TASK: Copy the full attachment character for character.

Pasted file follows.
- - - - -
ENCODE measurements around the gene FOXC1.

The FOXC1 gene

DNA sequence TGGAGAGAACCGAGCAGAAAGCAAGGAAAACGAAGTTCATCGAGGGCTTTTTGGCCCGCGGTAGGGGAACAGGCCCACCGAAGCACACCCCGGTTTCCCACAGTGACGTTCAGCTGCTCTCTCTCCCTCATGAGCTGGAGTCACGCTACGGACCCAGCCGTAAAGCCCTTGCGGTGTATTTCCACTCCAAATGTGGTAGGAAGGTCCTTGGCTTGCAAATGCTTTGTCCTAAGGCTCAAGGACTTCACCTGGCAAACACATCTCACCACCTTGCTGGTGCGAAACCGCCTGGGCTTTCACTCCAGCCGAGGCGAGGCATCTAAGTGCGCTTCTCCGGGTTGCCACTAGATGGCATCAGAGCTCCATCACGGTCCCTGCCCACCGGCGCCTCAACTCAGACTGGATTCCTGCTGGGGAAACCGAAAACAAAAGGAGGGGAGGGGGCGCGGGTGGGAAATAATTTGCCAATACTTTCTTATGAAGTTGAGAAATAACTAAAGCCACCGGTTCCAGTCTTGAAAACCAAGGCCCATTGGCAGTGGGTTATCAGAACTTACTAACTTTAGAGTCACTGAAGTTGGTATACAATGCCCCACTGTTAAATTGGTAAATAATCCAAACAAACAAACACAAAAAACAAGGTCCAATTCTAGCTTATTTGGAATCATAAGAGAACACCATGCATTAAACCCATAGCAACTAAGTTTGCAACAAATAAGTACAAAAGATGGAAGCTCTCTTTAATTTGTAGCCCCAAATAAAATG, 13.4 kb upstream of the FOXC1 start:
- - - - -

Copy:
ENCODE measurements around the gene FOXC1.

The FOXC1 gene

DNA sequence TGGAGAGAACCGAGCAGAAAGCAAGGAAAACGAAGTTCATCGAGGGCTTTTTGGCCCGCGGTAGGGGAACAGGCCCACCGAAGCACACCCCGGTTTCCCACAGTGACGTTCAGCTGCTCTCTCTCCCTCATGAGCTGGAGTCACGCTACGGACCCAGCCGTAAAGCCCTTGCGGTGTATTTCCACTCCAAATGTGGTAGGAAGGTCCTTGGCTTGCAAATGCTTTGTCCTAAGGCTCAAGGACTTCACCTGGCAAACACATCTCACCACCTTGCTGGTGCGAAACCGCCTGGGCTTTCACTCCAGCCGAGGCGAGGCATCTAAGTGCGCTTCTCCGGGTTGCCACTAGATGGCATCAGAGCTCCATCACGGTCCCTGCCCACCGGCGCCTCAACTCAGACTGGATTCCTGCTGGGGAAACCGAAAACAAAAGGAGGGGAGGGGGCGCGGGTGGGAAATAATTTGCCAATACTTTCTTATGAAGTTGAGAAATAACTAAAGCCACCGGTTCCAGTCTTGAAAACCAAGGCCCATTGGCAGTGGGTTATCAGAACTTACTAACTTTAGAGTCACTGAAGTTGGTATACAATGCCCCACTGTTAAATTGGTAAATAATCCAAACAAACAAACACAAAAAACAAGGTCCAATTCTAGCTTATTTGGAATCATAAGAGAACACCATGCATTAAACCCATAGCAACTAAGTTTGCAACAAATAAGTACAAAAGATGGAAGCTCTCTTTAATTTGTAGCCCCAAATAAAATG, 13.4 kb upstream of the FOXC1 start: